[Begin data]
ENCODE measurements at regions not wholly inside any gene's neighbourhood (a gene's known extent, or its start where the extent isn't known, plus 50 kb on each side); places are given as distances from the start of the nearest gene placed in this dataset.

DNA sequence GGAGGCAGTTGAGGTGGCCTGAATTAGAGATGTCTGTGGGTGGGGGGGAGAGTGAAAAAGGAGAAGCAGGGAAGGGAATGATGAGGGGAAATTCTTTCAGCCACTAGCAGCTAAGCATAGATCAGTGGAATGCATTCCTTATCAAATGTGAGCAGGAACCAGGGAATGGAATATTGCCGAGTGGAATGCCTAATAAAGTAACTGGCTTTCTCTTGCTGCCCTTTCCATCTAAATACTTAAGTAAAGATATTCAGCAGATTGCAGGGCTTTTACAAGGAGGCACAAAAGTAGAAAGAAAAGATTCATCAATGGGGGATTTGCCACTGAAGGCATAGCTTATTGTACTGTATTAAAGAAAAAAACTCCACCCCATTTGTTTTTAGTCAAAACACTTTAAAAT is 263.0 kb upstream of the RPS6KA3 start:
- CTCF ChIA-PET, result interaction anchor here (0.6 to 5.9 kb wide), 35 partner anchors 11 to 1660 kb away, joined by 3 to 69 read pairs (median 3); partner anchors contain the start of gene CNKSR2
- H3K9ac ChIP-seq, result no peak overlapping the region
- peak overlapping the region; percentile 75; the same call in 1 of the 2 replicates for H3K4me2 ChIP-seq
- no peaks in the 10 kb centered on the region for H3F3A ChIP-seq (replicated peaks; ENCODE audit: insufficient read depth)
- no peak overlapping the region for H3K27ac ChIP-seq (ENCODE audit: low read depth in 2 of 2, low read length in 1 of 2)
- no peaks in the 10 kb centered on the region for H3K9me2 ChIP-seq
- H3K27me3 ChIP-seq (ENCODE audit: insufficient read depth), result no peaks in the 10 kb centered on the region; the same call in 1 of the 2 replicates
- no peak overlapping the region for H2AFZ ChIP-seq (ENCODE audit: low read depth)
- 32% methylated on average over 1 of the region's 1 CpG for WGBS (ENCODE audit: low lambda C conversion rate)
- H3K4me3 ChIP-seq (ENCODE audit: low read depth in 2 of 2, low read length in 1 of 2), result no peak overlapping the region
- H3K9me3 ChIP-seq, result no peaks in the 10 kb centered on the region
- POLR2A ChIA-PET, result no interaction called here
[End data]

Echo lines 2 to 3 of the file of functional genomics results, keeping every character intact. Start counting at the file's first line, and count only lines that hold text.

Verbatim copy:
DNA sequence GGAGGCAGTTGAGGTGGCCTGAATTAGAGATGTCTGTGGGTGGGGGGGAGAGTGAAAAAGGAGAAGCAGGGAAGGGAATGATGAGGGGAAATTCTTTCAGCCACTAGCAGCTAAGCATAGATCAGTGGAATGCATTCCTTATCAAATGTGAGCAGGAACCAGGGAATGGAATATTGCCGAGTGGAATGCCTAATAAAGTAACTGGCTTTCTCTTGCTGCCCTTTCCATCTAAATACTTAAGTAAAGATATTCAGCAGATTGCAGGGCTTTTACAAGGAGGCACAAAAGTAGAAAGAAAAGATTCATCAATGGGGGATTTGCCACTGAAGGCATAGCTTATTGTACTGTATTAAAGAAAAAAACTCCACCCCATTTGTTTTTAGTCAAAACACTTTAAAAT is 263.0 kb upstream of the RPS6KA3 start:
- CTCF ChIA-PET, result interaction anchor here (0.6 to 5.9 kb wide), 35 partner anchors 11 to 1660 kb away, joined by 3 to 69 read pairs (median 3); partner anchors contain the start of gene CNKSR2